How the Bengals Can Get the Most from BenJarvus Green-Ellis and Giovani Bernard

Gary DavenportNFL AnalystMay 6, 2013

PHILADELPHIA, PA - DECEMBER 13:   Andy Dalton #14 of the Cincinnati Bengals hands the ball off to  BenJarvus Green-Ellis #42 in the first quarter against the Philadelphia Eagles on December 13, 2012 at Lincoln Financial Field in Philadelphia, Pennsylvania.  (Photo by Elsa/Getty Images)
Elsa/Getty Images

The Cincinnati Bengals have made the playoffs in each of the past two seasons, but the team is still searching for their first playoff win since 1990.

In an effort to take that next step, the Bengals spent their first two draft picks on offensive skill positions in 2013, first selecting Notre Dame tight end Tyler Eifert before making North Carolina's Giovani Bernard the first running back selected in the second round.

At first glance, the Bernard pick may have struck some as odd. After all, BenJarvus Green-Ellis, who joined the Bengals in free agency a year ago, topped 1,000 yards on the ground in 2012, and at only 27, the "Law Firm" is in the prime of his career.

However, there's plenty of reasons to like the Bernard pick if you're a Bengals fan, as the youngster could add an entirely new dimension to the Cincinnati offense.

With all due respect to Green-Ellis, he's the very definition of a plodder. Green-Ellis is a bruising, between-the-tackles, "three yards and a cloud of dust" type, and while he did top 1,000 yards in 2012, Green-Ellis also averaged less than four yards a carry doing it.

The 5'8", 202-pound Bernard, on the other hand, is a much different animal in the backfield. Bernard is a smaller, quicker back who relies on his agility and quickness to generate yardage. Bernard is also a very dangerous receiver, as evidenced by his 92 receptions over the past two years at North Carolina.

It's a classic "thunder and lightning" backfield scenario.

This isn't to say that Bernard is guaranteed a prominent role in the Cincinnati offense; offensive coordinator Jay Gruden told Geoff Hobson of the team's website that Bernard will compete with fellow rookie Rex Burkhead for the third-down role with the Bengals, although he also lauded the skill set that Bernard brings to the Queen City.

[Bernard is] a unique back with the skill set that doesn't have to be a 25-carry guy. He can be a 10-15 carry guy, catch eight balls, whatever it is, to help us out and make us more diverse. It a great position to be in. To be able draft talent and specialty needs as opposed to starters.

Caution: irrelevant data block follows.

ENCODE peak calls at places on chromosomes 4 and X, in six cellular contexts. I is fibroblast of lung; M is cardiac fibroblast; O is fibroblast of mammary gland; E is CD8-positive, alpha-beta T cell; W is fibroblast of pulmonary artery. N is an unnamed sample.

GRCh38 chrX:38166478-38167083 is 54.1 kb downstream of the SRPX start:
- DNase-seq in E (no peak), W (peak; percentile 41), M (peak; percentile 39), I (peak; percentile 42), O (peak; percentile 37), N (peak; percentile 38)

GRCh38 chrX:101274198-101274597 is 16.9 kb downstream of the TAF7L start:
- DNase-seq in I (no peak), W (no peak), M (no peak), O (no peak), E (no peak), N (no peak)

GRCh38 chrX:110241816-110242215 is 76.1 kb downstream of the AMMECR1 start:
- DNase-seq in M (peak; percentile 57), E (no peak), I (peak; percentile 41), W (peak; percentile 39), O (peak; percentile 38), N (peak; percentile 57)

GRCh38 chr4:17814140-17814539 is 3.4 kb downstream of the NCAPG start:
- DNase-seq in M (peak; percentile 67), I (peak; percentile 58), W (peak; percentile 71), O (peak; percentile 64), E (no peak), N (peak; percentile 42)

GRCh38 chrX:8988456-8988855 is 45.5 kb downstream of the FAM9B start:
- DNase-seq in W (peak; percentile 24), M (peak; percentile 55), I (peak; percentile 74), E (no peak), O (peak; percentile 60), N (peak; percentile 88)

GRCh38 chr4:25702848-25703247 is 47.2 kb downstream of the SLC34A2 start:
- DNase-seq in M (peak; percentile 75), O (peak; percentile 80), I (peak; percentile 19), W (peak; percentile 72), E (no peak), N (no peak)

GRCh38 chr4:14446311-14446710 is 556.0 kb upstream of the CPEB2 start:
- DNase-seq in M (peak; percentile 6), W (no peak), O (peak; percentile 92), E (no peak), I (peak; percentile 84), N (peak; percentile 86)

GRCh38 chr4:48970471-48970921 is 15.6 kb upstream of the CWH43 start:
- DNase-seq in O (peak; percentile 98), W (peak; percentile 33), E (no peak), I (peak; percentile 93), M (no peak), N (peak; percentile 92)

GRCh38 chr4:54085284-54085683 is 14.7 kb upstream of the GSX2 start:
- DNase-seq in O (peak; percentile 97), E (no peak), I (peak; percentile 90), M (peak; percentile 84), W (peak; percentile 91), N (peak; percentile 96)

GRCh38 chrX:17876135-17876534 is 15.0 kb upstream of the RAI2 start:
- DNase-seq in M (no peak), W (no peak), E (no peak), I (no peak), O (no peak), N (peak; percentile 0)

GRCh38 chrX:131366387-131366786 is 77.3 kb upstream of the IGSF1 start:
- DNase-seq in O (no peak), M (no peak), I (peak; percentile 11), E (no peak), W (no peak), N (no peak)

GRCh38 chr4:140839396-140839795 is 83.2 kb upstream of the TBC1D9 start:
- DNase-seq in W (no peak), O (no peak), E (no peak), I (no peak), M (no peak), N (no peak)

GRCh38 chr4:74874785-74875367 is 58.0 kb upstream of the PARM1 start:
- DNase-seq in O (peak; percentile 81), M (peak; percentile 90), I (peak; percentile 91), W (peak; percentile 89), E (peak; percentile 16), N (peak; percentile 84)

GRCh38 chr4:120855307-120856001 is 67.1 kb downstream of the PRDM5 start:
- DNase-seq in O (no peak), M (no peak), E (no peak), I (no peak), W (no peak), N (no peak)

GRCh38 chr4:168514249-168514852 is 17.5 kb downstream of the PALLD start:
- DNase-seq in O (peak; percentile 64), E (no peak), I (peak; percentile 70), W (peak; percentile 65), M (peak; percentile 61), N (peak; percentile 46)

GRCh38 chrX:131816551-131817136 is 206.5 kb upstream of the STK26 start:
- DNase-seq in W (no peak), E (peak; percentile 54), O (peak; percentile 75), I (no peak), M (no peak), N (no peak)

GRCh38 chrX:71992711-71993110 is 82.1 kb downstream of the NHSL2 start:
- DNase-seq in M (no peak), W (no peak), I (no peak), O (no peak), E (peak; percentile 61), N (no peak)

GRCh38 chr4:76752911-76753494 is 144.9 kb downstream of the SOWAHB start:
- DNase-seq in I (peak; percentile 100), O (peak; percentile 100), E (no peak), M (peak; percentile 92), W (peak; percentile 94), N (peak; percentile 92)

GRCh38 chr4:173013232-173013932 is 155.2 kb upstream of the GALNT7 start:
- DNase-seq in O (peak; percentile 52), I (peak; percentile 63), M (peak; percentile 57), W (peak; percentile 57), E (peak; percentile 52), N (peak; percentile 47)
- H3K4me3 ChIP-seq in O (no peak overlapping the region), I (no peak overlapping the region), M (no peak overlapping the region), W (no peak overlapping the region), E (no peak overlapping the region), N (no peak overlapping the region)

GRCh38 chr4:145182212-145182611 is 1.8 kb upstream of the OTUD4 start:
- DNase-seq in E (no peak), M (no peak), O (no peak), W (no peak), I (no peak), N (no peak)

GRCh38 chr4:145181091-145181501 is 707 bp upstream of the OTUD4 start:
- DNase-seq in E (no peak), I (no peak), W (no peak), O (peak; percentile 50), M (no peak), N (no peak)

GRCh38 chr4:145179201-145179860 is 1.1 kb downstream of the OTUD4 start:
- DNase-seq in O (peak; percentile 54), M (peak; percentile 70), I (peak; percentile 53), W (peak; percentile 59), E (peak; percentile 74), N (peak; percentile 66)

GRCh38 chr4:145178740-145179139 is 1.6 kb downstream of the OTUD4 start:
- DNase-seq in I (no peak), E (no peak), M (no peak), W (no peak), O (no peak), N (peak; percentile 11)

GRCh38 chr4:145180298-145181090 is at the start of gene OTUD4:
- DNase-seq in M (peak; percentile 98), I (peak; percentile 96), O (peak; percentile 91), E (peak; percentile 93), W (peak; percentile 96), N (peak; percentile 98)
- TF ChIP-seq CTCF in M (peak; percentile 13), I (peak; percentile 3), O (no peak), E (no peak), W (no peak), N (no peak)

However, in my opinion it's in Gruden's (and the team's) best interests to look at Giovani Bernard as more than "just" a third-down back.

For a blueprint on how Gruden could look to best utilize the two ball-carriers, he need look no further than the New York Giants teams of a few years back.

In both 2007 and 2008, the Giants had a very similar situation in the backfield, with Brandon Jacobs in the Green-Ellis role and Derrick Ward playing the part of Giovani Bernard.

Jacobs was the lead back, the hammer who picked up tough yards and wore down defenses. Ward served as the change-of-pace back and a receiver out of the backfield.

It was a carry-share that worked well for the Giants. In 2007, the Giants ranked fourth in the NFL in rushing and won the Super Bowl. In 2008, the team gained over 157 yards a game on the ground—tops in the NFL—and won 12 games en route to a division title.

Ward was much more than just a third-down back for those teams; he topped 150 total touches in 2007, and that number grew to over 220 in 2008, when Ward also chipped in over 40 catches.

By the 2009 season, the roles began to reverse, as Jacobs' production declined and Ahmad Bradshaw began to assert himself as the lead back in the Big Apple.

Gruden and the Bengals should adopt a similar course of action with Bernard and Green-Eillis.

In the early-going as Bernard acclimates to the NFL, it's Green-Ellis who should receive the majority of the carries. Then, assuming that Bernard begins to perform as advertised, increase his workload until the Bengals are running almost an even split in the backfield.

Thunder and lightning. The bull and the ballerina (not the best metaphor, but I'm trying to alliterate here!).

Giovani Bernard might not have the frame to withstand 300-plus carries a season, but 225 or so is well within reason. That's going to both cut down on the punishment that Green-Ellis takes and also open up a Cincinnati offense that has grown a tad too predictable.

The Bengals need to do a better job of keeping opposing defenses honest instead of allowing them to load the box against Green-Ellis and then blanket A.J. Green in coverage on third down.

Bernard's ability to hurt defenses as a pass-catcher could do just that, whereas a fresh Green-Ellis would be a very nice option as a "closer" blasting away at tired defenses.

Never mind that using two viable backs properly could allow the Bengals to dominate time of possession. It may be an antiquated notion, but the fact remains that your opponent can't score if they don't have the ball.

This isn't meant as a knock on Green-Ellis, but to be frank, he is what he is: a very good (but not great) bulldozer of a running back. He can move the sticks, but he does it in one manner and one manner only.

Bernard is a much more versatile weapon. I'll freely admit that I felt headed into the draft he was the top player at his position available in this year's class, and I like the pick for the Bengals.

Now, it's just a matter of using him properly.